2013 News for Pawleys Island, Litchfield and Murrells Inlet
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Georgetown County: Officials unaware of audit’s criticism

By Jason Lesley
Coastal Observer

Two county officials were perplexed at being singled out in the county’s annual audit and listed as “significant deficiencies.”

Neither County Treasurer Loretta Washington-Cooper nor Master in Equity Joe Crosby were aware they had been criticized by accountants from Baird and Co. in the annual Georgetown County audit presented to County Council last week.

Auditors said the county treasurer’s property tax bank account had not been accurately reconciled to the county’s general ledger in a timely manner. They suggested establishing policies to accurately reconcile each county bank account.

Washington-Cooper, who was unopposed for re-election last year, wondered about the auditors’ definition of timely. “I can assure you my finance department met with them, and everything was checked off. Nothing was out of the ordinary. Every deposit is checked on the daily record.”

Washington-Cooper said she could only account for the treasurer’s side, and this appears to be a “combination of many things.”

Auditors also said the master in equity, a state appointee who works within the Circuit Court system but is paid by the county, makes irregular payments to the county of fees and costs received and recovered. Adequate supporting documentation is not being provided with each payment. County Council recently adopted policies to rectify the problem, and they were passed along, according to the audit.

“They wanted more detail,” Crosby said. “We’ve addressed that.”

In other areas, auditors gave Georgetown County high marks.

“The county is in excellent financial condition, as good as any in the South,” Butch Whiddon of Baird and Co. said.

Whiddon said the county had a “very strong position” in the general fund, and its $10 million in cash deposits provide 172 days of operating revenue.

Financial highlights include:

• The county’s total assets exceeded liabilities by approximately $120.3 million at the close of the last fiscal year. The largest portion of total net assets is the investment in land, land improvements, buildings, machinery and equipment, vehicles, furniture and fixtures.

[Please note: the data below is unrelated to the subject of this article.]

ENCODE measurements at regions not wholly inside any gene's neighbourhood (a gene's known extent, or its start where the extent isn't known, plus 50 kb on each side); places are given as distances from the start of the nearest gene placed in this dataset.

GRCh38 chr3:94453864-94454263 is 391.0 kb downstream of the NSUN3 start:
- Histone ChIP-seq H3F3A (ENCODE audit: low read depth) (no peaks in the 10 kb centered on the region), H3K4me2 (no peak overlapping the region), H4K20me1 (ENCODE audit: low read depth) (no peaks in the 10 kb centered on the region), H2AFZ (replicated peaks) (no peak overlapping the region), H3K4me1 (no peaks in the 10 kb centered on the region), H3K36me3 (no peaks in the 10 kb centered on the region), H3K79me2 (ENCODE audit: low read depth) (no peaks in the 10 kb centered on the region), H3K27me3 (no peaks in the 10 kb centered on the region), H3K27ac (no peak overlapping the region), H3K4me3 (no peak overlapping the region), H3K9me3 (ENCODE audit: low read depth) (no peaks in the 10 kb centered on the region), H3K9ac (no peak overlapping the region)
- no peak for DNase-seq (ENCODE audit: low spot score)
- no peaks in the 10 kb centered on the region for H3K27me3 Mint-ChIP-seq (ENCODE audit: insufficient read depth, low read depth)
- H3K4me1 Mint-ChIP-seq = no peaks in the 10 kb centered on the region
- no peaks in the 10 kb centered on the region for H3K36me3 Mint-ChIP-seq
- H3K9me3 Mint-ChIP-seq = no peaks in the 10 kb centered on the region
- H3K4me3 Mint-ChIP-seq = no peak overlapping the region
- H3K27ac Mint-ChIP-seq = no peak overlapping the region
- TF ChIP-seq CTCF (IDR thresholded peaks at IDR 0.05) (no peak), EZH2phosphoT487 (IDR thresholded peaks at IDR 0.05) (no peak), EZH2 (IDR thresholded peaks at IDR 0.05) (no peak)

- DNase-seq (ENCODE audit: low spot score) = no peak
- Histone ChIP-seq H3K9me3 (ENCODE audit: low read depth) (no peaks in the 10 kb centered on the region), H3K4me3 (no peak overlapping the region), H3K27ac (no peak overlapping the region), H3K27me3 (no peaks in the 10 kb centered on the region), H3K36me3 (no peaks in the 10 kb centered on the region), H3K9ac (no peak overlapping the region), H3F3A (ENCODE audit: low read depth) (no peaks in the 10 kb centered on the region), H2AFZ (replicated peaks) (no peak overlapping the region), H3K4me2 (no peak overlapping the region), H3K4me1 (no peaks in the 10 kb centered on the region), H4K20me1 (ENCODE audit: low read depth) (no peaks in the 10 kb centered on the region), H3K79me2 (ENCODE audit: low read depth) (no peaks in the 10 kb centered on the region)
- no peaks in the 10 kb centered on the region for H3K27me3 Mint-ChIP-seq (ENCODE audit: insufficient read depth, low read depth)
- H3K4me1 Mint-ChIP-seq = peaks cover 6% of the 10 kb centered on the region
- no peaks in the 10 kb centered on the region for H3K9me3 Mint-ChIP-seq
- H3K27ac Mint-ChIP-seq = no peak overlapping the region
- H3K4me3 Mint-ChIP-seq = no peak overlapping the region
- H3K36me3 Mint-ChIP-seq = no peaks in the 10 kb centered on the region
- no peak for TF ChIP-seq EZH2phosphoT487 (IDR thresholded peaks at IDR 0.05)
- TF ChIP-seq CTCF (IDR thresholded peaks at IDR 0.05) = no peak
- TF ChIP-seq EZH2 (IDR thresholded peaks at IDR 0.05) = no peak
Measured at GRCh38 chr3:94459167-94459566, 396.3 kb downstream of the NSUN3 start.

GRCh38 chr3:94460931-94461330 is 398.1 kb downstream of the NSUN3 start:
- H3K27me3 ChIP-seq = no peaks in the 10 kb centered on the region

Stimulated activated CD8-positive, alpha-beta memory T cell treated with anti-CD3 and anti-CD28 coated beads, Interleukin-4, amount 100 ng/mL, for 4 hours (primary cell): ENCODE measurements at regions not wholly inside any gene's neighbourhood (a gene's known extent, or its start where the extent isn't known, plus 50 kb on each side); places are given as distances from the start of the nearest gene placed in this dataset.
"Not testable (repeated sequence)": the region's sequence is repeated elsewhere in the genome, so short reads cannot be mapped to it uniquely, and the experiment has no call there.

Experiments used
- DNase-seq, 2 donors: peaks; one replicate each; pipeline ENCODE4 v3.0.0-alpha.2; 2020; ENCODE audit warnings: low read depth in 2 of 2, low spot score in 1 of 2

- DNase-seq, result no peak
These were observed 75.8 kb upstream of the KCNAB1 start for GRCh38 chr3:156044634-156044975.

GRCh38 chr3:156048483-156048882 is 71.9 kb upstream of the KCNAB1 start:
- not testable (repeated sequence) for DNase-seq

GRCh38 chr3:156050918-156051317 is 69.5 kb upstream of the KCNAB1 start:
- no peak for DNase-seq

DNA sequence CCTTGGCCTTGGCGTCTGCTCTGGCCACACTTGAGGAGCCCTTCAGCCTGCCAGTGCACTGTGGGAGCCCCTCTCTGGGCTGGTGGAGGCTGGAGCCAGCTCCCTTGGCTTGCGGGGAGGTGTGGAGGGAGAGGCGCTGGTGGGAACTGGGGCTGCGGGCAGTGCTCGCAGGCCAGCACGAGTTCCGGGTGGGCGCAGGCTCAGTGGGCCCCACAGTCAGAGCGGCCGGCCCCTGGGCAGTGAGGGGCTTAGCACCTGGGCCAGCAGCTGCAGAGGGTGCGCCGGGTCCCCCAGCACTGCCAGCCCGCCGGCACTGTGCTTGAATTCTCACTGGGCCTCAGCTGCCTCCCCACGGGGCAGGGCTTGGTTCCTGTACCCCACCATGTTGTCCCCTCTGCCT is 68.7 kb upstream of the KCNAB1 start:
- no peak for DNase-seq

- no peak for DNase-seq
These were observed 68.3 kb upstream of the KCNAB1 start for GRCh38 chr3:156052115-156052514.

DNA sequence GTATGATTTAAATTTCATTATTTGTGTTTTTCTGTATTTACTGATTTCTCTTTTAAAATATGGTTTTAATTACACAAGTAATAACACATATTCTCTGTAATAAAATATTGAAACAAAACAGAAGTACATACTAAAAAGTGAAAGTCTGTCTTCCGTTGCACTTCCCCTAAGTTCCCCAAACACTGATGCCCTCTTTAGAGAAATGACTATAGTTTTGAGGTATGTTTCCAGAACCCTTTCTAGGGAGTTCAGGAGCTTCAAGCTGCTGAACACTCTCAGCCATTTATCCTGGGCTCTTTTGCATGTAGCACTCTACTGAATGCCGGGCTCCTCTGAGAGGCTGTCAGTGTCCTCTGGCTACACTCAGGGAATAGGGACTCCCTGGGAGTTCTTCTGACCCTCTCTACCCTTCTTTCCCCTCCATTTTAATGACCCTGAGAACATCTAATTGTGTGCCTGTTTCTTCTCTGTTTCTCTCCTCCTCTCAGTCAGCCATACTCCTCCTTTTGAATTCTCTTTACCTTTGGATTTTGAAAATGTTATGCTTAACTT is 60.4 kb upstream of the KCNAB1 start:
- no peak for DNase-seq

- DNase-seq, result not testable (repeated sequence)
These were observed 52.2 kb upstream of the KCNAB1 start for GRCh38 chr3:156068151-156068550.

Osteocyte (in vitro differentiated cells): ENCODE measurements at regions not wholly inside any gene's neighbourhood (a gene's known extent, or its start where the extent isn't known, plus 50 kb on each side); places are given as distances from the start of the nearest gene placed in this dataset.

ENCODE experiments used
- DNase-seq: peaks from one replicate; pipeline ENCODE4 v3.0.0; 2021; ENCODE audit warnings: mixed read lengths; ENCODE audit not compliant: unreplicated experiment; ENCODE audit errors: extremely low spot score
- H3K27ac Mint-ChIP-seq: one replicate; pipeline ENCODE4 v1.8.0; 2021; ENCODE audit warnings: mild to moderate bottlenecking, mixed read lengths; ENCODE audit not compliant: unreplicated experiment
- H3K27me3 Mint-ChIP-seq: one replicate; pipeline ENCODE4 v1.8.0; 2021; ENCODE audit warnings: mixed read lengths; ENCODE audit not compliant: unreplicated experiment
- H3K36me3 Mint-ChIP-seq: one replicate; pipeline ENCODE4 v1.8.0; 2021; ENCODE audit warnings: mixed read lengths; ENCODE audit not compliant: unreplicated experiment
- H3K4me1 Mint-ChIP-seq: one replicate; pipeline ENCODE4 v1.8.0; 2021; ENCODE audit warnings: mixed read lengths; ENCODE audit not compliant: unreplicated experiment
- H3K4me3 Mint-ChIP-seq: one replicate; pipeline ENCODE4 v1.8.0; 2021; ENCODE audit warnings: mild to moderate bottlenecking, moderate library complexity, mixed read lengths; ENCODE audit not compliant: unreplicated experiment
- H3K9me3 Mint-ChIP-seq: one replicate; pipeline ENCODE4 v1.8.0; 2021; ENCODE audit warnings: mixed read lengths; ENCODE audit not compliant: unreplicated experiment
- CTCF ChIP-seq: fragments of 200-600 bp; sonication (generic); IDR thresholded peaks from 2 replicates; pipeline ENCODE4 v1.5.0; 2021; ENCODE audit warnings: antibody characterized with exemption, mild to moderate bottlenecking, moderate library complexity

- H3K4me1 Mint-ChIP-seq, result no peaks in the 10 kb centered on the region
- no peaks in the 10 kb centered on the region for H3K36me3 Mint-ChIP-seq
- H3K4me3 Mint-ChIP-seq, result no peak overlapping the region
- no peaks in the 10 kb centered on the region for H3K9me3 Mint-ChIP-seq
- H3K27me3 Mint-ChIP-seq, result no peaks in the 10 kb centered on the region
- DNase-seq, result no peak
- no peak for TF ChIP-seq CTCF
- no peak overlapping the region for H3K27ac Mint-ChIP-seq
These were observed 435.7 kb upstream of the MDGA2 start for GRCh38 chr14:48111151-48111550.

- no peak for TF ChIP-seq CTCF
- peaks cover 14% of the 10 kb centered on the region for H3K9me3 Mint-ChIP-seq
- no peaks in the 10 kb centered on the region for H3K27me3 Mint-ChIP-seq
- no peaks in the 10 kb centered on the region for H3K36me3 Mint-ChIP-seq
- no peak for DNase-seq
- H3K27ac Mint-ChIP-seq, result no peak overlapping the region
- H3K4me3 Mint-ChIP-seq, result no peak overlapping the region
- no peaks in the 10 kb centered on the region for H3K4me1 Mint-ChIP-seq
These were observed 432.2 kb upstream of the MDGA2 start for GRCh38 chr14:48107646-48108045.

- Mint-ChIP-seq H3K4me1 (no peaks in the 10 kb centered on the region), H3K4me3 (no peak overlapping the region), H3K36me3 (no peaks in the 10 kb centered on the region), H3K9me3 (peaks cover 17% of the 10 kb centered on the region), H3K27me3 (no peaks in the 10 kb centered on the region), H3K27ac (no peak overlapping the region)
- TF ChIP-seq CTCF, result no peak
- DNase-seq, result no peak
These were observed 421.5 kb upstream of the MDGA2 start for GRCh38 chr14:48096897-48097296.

• The county increased its net investment in capital assets by roughly $16.7 million during the fiscal year that ended June 30, bringing the total book value of capital assets to approximately $130.5 million.

• Revenues of the county totaled approximately $66.1 million, and expenses amounted to approximately $60.5 million, resulting in an increase of net assets of $5.6 million or 4.9 percent for the fiscal year.

• Unrestricted net assets totaled approximately $21.9 million at year end.

• The county’s debt decreased by approximately $1.2 million, bringing the total outstanding debt at year end to approximately $73.3 million. The audit pointed out that a county can issue general obligation debt without a referendum up to 8 percent of taxable assessed values on property within its limits. As of June 30, Georgetown County was eligible to issue an additional $30.6 million in general obligation debt without referendum.

County Council Member Austin Beard asked Whiddon to compare Georgetown County’s debt to others. “I don’t think you are overboard with debt,” the accountant said, “though you’ve got a lot. You are in a very good financial position to handle the debt.”

Whiddon said this was actually a good time to borrow money because of low interest rates — as long as it was prudent.

In October 2011, the county issued $11.14 million in general obligation refunding bonds with interest rates ranging from 2 to 4 percent in order to retire $11.05 million in bonds with interest rates ranging from 4 to 5 percent. Proceeds were placed into an irrevocable trust to provide for future debt service on bonds issued in 2003. Savings on interest over the next 12 years was estimated at $1.2 million.

Whiddon said the county was not exposed to an untenable amount of liability from its obligation to provide health-care benefits to 79 retirees and 15 spouses of retirees. Most retirees, covered spouses and beneficiaries can continue health and dental coverage for life under the county’s plan, according to the audit. The county changed its rules for employees hired after July 1, 2005. Their health insurance benefits end once they become eligible for Medicare. The county covers 651 people, including its retirees, under the South Carolina health insurance plan.